Yes, Abterra is executing a 25-for-1 stock consolidation. Based on today's closing price, the ex-consolidation price would be $1.00. For the group, it will have about 200 million shares outstanding, from a 5 billion (thats a lot) previously.

Yes, the stock has a sexy story. It has mines here and there. But there is always something about companies that have Indonesian connections that I cannot quite put my finger to. Oh yes, Seroja Investments (formerly L&M).

The latter has also had a stock consolidation and touted an Indonesian growth story since coming out from Judicial Management. The last I checked, even after the its stock consolidation, Seroja has caused its shareholders some grief. It has sank to almost half the price its consolidated shares were trading when it just returned from suspension.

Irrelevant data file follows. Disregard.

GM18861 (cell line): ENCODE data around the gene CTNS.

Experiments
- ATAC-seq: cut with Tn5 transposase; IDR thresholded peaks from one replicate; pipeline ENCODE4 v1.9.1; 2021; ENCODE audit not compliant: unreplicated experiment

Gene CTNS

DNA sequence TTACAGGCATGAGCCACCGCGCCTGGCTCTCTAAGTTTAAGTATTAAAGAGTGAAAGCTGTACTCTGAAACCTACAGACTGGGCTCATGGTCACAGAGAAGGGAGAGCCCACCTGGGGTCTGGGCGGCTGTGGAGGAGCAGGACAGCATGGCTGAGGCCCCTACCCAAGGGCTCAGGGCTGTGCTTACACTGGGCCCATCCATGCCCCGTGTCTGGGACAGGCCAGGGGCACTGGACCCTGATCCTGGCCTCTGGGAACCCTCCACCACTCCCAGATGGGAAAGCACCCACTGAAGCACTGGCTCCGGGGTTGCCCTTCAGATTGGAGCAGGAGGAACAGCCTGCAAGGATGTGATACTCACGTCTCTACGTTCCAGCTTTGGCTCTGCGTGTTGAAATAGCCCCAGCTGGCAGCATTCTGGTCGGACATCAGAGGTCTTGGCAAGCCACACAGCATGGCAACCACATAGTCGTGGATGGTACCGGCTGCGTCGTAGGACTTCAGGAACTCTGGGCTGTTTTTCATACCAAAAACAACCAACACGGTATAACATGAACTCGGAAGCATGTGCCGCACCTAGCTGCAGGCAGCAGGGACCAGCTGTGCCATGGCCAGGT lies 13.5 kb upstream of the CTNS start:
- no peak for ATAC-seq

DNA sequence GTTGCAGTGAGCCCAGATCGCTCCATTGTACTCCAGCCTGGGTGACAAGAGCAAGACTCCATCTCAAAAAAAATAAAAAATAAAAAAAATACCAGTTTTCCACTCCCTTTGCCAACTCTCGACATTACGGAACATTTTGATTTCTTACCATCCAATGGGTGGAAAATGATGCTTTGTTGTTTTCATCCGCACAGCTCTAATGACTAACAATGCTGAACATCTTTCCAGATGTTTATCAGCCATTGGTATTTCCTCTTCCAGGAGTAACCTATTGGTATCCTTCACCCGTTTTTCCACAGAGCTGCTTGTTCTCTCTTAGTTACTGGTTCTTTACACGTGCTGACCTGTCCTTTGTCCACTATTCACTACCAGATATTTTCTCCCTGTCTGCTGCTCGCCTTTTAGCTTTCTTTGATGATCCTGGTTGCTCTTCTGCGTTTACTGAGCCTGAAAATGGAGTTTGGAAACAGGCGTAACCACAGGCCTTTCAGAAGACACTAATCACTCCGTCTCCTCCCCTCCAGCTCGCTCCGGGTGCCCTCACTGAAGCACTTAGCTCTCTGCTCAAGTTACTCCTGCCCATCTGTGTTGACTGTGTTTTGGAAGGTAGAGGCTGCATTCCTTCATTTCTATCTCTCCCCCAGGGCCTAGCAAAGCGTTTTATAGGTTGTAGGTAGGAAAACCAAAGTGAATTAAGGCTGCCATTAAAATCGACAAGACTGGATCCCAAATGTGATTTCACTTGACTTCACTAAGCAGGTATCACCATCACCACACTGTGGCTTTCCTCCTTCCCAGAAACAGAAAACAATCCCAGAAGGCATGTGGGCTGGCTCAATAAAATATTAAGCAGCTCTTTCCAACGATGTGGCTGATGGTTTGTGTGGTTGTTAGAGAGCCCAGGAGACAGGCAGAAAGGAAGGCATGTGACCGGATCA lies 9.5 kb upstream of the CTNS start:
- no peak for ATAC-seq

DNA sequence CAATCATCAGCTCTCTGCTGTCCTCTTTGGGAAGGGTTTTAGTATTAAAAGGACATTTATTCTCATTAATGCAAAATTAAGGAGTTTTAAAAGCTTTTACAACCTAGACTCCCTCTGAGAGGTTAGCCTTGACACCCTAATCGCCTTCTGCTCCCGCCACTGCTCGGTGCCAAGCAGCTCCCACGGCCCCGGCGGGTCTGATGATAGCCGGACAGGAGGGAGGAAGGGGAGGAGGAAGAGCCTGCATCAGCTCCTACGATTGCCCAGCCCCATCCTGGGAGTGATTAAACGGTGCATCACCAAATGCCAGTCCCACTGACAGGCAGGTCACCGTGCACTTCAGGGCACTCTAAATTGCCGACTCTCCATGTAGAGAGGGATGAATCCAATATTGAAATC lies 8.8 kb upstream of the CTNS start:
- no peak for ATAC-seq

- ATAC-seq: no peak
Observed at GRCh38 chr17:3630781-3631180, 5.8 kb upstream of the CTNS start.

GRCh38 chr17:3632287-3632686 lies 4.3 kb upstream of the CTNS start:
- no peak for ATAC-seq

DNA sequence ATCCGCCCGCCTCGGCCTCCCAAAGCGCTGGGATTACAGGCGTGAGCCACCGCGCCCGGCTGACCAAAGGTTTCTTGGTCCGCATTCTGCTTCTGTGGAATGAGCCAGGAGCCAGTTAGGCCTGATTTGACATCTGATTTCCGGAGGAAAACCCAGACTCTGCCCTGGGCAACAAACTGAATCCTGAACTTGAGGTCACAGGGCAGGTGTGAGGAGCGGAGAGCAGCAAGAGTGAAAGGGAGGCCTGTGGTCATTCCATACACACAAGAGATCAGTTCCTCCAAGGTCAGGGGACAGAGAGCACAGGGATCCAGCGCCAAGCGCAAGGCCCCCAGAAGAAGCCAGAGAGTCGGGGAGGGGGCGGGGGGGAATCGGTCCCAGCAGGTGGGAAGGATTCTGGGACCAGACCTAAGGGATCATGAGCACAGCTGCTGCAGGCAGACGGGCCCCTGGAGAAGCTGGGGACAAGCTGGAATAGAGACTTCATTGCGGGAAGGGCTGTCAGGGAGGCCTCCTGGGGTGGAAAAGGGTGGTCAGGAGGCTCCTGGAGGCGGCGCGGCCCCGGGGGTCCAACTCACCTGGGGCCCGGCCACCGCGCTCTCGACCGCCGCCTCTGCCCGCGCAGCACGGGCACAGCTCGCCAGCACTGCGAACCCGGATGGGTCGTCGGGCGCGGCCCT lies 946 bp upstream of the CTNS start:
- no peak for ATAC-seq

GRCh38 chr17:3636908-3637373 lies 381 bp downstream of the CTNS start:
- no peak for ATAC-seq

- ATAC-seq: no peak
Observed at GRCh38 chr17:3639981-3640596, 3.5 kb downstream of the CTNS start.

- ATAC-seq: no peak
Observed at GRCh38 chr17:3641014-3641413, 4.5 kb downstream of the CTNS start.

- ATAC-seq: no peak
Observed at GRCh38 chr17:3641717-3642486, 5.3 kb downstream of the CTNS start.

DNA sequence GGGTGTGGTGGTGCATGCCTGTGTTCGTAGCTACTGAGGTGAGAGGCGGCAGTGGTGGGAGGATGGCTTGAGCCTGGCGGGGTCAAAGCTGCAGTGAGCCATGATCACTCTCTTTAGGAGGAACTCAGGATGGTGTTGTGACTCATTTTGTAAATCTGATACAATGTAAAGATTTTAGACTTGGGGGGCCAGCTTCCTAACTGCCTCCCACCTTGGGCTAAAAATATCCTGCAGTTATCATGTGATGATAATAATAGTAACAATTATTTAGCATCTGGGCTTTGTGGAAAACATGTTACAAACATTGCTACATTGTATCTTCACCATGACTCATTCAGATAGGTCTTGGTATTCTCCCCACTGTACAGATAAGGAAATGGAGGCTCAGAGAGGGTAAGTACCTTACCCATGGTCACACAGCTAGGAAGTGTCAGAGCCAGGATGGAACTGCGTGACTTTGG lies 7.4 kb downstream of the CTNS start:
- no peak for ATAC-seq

Question is, will Abterra cause its shareholders much hurt? In my opinion, it is very logical that Abterra embark on a charm offensive to get more people into it. But based on my limited experience, not so long after, you can be more or less certain of either share placements or rights issue. This will further dilute those who were already inside pre-consolidation.

Business model-wise, let us just say that many try but how many do become the next Noble? Just take a look at Novo Group. Yes it is in the meaner steel business where margins are really thin. But then, Novo already has units up and down the supply chain and that did not stop it from issuing a profit warnings.

Be careful when a company has too much positive press prior to something as rotten as a stock consolidation.